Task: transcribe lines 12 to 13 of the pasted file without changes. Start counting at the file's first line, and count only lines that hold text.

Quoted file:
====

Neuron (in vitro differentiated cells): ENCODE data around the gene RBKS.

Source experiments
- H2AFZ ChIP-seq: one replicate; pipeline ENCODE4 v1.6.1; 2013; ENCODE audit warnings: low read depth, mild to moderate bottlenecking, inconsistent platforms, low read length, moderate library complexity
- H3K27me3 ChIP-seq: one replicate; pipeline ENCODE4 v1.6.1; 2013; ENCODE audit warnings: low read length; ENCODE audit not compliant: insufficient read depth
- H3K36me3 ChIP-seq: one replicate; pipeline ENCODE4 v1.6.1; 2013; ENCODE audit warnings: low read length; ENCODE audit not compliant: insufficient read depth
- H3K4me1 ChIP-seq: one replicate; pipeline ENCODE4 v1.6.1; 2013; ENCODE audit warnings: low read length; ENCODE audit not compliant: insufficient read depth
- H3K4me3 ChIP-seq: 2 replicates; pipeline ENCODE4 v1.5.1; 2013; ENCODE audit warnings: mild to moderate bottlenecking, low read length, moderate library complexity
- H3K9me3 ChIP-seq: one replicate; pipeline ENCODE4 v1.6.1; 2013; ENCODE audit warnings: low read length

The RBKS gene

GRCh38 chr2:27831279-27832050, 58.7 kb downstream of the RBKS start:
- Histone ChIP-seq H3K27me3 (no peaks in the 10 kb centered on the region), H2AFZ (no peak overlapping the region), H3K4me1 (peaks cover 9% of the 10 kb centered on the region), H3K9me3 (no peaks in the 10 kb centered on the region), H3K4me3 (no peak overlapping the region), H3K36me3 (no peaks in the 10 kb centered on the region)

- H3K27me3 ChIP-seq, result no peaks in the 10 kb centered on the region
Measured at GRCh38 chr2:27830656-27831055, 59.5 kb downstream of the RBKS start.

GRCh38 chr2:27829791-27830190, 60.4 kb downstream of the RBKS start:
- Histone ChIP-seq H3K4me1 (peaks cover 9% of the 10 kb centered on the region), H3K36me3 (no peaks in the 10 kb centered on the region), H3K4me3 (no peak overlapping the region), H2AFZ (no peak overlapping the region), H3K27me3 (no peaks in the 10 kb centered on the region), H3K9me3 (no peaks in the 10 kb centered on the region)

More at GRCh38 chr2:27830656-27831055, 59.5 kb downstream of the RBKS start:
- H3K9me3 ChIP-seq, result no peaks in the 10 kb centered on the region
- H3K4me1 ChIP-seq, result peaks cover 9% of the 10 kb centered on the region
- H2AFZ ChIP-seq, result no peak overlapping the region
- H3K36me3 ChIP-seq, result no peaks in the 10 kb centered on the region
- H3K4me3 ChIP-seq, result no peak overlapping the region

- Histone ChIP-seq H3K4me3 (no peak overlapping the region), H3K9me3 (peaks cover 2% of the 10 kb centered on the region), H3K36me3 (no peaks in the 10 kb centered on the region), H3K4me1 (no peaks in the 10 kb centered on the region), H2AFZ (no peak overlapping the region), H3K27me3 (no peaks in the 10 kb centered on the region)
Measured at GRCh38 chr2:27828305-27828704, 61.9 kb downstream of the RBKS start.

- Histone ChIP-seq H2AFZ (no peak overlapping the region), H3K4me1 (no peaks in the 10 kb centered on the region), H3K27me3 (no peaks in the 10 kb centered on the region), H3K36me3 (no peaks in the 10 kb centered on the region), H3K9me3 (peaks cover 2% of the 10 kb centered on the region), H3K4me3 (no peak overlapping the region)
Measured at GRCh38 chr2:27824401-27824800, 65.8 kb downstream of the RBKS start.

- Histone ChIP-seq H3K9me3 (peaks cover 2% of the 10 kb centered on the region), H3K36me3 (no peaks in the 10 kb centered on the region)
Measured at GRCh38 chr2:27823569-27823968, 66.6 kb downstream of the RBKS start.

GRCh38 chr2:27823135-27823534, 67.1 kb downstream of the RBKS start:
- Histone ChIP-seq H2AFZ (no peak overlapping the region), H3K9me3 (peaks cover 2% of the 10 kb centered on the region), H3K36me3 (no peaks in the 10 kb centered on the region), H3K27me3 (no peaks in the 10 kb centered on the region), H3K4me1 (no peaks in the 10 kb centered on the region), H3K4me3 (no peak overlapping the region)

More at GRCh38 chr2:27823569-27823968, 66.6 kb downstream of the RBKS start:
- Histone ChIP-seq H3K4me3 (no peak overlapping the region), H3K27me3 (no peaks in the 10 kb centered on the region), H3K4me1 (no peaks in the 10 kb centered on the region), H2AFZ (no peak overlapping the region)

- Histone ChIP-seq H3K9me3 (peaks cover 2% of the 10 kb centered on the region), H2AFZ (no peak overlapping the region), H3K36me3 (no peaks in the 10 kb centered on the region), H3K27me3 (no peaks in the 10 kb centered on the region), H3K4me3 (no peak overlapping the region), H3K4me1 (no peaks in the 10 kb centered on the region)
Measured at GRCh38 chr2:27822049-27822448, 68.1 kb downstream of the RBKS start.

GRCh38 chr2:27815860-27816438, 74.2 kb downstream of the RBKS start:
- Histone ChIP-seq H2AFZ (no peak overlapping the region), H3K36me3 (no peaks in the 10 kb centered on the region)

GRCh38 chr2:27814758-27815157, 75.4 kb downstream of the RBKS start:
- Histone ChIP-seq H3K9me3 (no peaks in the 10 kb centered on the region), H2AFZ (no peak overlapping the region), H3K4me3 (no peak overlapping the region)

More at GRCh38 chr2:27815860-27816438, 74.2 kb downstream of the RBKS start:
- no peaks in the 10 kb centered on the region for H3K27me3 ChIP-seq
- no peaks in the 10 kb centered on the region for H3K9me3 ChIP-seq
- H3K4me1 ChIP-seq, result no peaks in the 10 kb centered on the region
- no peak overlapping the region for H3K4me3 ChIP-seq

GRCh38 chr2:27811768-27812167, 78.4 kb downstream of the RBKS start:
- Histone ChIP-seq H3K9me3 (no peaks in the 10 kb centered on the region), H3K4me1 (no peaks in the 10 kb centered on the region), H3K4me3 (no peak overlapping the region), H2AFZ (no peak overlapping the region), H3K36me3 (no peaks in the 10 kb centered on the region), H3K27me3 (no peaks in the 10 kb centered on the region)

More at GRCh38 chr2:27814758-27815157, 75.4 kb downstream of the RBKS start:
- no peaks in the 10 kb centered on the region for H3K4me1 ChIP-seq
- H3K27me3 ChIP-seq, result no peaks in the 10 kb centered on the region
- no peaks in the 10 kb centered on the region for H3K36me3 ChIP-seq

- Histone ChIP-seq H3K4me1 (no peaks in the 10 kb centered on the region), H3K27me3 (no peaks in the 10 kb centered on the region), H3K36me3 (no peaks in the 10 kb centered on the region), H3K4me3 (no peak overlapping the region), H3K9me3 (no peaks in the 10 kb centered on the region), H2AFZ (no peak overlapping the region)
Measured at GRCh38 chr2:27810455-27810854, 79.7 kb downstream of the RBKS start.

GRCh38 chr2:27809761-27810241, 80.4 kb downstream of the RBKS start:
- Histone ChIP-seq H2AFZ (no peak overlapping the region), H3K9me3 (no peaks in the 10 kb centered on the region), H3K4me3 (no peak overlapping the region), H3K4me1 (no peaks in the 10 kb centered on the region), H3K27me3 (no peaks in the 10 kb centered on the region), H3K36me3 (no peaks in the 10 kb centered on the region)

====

- H3K27me3 ChIP-seq, result no peaks in the 10 kb centered on the region
Measured at GRCh38 chr2:27830656-27831055, 59.5 kb downstream of the RBKS start.